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The Korean Activity Book 1 is designed to provide various useful materials for practicing Korean. This book is ideal for learners at the Novice Low to Novice High levels who want to practice writing and pronouncing hangeul, communicate in Korean by creating sentences using basic grammar and vocabulary, and understand and create simple conversations that are useful in everyday conversations. The Korean Activity Book 1 is not a textbook, so it does not include lengthy explanations on grammar or vocabulary. However, it includes a lot of resources of natural conversations and useful vocabularies that are commonly used in contemporary Korean. It also includes useful tips to clarify confusing structures and words & expressions to novice level learners.

Material Type: Textbook

Authors: Jeehae Yoo, Joung-A Park, Sang-Seok Yoon

Open Music Theory

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Open Music Theory is an open-source, interactive, online “text”book for college-level music theory courses. This textbook is meant to support active student engagement with music in the theory classroom. That means that this text is meant to take a back seat to student music making (and breaking). It is not the center of the course. The three original authors use this textbook in the context of “inverted” or “flipped” courses, often following an inquiry-based model. As a result, most of the pages in this textbook do not read like a typical twentieth-century textbook. They are somewhere in between prosy lecture notes and reference material, with minimal graphical or audio examples. Also, unlike many resources for “flipped” classes, there are few resources in this textbook where the core information is presented in video. We made these decisions consciously, so that this would not simply be a multimedia, web-based version of an industrial-era textbook. Rather, we wanted to create a textbook that could serve as a quick reference in the context of active musical engagement.

Material Type: Full Course, Textbook

Authors: Brian Moseley, Bryn Hughes, Kris Shaffer

Philosophical Thought: Across Cultures and Through the Ages

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Philosophical Thought: across cultures and through the ages, is an open-educational resource (OER) to be used as a collection of readings for introductory philosophy courses. The objectives for developing and sharing this open resource are three-fold: 1. to provide a collection of philosophical works that can be used as a foundation for faculty and students to use in undergraduate philosophy courses 2. to provide a resource that is free to students 3. to provide a resource that compiles philosophical thought from a variety of cultures and eras The works included in this book come from a wide range of sources. However, this book is indebted to Henry Imler’s editorial work on Sapienta and Phronesis, both of which are OER texts available on Pressbooks.

Material Type: Textbook

Author: Dr. Heather Wilburn

Introduction to Philosophy: Philosophy of Mind

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Introduction to Philosophy: Philosophy of Mind (edited by Heather Salazar) surveys the central themes in philosophy of mind and places them in a historical and contemporary context intended to engage first-time readers in the field. It focuses on debates about the status and character of the mind and its seemingly subjective nature in an apparently more objective world. Written by experts and emerging researchers in their subject areas, each chapter brings clarity to complex material and involves the reader through a wealth of examples. Many chapters include applications of the concepts to film and literature that will stimulate readers to firmly grasp the significance of the philosophy of mind. Subjects covered are how the mind fits into the material world and how to analyze its properties. In that vein, substance dualism, materialism, behaviorism, functionalism, and property dualism are all explored. In addition, it includes insightful contributions on how to explain seemingly subjective feelings, the mystery of consciousness, conceptual understanding of the world outside of the mind, and free will. The book is designed to be used alone or alongside a reader of historical and contemporary original sources. If you are adopting or adapting this book for a course, please let us know on our adoption form for the Introduction to Philosophy open textbook series: https://docs.google.com/forms/d/e/1FAIpQLSdwf2E7bRGvWefjhNZ07kgpgnNFxVxxp-iidPE5gfDBQNGBGg/viewform?usp=sf_link.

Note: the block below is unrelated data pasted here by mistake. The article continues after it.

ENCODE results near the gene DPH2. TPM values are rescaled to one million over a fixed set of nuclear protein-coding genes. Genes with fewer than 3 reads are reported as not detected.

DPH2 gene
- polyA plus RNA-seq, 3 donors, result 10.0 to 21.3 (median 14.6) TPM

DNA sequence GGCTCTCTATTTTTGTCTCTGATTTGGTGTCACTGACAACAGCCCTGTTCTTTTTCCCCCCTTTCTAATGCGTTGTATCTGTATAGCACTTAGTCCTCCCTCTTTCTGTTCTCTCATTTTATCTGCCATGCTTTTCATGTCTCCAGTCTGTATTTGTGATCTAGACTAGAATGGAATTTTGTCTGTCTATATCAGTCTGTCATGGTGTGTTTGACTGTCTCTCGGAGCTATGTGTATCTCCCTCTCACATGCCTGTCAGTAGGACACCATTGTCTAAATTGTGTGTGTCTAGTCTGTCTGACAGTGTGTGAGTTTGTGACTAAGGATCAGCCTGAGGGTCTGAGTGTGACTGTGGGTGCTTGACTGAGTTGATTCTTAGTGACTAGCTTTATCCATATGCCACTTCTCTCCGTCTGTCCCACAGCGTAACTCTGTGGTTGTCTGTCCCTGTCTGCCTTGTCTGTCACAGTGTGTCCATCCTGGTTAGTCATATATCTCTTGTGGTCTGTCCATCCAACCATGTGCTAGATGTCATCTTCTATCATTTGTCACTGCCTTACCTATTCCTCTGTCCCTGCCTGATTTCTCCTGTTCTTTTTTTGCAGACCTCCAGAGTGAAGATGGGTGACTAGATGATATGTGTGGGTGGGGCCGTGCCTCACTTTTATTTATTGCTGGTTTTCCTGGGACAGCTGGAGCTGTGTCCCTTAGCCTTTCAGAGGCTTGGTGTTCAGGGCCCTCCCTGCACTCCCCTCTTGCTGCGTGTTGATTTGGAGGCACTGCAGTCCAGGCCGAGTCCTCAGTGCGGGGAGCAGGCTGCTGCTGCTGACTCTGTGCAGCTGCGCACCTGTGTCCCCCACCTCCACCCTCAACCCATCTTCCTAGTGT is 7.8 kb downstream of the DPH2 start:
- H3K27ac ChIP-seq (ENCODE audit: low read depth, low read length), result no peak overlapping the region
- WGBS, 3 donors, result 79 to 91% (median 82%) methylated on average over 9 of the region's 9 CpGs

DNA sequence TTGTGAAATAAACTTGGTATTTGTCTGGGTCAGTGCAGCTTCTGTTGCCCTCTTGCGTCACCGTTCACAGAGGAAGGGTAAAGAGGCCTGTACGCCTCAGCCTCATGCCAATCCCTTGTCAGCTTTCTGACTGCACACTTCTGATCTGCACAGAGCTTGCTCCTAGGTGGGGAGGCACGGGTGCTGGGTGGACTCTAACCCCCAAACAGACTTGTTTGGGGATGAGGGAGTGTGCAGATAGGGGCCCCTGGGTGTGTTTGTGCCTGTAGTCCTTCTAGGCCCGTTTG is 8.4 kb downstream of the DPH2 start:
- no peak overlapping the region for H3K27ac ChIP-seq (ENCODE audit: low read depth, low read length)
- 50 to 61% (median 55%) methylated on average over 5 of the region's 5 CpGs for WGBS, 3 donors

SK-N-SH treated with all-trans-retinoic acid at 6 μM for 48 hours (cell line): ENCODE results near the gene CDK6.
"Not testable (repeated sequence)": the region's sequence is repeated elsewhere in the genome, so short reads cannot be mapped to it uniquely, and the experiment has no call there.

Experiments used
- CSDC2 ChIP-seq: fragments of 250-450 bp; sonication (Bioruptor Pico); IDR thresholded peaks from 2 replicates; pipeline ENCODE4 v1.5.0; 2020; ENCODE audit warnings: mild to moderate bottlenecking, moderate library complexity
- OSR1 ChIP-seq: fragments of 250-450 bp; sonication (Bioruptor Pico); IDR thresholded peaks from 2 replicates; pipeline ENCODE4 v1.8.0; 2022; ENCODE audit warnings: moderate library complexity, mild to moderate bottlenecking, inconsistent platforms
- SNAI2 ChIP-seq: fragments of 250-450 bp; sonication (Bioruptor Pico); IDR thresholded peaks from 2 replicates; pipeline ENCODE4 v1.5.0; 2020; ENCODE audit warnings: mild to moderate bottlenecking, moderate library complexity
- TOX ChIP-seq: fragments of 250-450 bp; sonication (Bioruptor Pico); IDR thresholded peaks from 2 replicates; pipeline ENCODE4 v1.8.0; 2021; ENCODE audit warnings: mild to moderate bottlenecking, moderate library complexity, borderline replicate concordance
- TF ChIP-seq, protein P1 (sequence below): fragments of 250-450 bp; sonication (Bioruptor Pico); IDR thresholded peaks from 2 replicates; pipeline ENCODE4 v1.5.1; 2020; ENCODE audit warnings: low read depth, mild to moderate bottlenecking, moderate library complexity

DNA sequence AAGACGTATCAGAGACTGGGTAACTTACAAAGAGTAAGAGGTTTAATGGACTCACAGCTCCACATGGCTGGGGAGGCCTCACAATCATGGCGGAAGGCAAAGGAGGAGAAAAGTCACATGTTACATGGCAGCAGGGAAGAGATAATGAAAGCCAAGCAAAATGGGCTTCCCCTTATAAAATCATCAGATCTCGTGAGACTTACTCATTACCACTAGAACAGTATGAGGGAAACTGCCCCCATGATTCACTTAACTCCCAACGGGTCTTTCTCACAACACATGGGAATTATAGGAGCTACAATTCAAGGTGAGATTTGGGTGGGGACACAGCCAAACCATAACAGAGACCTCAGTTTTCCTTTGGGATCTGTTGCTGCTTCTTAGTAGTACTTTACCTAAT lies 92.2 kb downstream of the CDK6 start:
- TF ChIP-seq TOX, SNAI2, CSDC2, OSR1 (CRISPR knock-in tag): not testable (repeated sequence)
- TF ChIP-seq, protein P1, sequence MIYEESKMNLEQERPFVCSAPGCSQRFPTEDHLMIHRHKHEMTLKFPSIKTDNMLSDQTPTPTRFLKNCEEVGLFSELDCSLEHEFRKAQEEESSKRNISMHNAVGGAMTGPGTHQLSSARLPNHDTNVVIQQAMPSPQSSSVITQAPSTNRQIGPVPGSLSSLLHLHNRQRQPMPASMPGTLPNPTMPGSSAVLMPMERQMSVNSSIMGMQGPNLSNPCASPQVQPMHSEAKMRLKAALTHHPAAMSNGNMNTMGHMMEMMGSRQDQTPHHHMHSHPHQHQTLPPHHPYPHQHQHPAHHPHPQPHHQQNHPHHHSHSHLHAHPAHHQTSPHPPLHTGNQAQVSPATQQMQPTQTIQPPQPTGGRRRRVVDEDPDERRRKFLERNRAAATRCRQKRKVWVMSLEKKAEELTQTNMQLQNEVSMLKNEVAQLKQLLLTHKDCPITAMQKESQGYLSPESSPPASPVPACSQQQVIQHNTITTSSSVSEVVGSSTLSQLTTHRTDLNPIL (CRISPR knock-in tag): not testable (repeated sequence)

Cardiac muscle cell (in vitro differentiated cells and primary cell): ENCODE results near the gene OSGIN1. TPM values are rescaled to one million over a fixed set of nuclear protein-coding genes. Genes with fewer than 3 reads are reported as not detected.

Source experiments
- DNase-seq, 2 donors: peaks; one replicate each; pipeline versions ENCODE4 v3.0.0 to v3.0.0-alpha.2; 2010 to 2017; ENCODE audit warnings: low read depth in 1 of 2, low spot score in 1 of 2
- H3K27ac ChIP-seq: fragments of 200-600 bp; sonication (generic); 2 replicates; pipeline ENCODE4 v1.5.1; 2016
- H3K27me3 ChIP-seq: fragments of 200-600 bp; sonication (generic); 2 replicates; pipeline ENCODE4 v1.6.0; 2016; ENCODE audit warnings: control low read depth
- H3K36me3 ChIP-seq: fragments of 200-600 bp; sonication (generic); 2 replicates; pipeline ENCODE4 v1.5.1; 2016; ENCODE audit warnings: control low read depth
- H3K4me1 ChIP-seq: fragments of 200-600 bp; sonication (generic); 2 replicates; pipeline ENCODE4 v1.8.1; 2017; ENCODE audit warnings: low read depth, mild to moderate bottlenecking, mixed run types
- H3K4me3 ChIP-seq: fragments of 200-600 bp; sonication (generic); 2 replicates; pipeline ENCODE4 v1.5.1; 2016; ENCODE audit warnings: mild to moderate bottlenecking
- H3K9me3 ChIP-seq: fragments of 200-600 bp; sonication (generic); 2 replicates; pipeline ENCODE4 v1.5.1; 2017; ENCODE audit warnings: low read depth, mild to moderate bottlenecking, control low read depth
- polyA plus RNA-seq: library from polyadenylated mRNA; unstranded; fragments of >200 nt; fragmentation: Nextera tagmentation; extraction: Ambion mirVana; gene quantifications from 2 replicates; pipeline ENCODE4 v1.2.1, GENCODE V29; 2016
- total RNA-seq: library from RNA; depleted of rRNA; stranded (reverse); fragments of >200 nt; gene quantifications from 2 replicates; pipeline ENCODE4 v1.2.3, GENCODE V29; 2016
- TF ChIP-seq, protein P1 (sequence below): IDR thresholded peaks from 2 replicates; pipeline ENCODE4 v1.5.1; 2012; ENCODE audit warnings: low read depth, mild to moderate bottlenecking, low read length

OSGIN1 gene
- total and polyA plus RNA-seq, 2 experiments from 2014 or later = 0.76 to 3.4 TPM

Material Type: Textbook

Authors: Christina Hendricks, Daniel Haas, Elly Vintiadis, Eran Asoulin, Heather Salazar, Henry Shevlin, Jason Newman, Paul Richard Blum, Tony Cheng

Introduction to Philosophy: Philosophy of Religion

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Where did the universe come from? Is life a result of chance, or design? If God is loving and all-powerful, why does evil still exist? Is religious belief just a byproduct of undirected evolutionary processes? Or did God make sure humans would evolve in such a way as to believe? Are philosophers closed-minded about religion? And why is so much of philosophy of religion about God—but not about gods? Introduction to Philosophy: Philosophy of Religion introduces students to some of the major traditional arguments for and against the existence of God. It also includes discussions of some less well-known, but thought-provoking arguments for the existence of God, and one of the most important new challenges to religious belief from the Cognitive Science of Religion. An introductory chapter traces the deep interconnections between philosophy and religion throughout Western history, and a final chapter considers what place there is for non-Western and non-monotheistic religions within contemporary philosophy of religion. Whatever your religious beliefs—or lack of beliefs—we think you will find many of the arguments in this book fascinating to think about, and useful starting points for deeper philosophical discussions.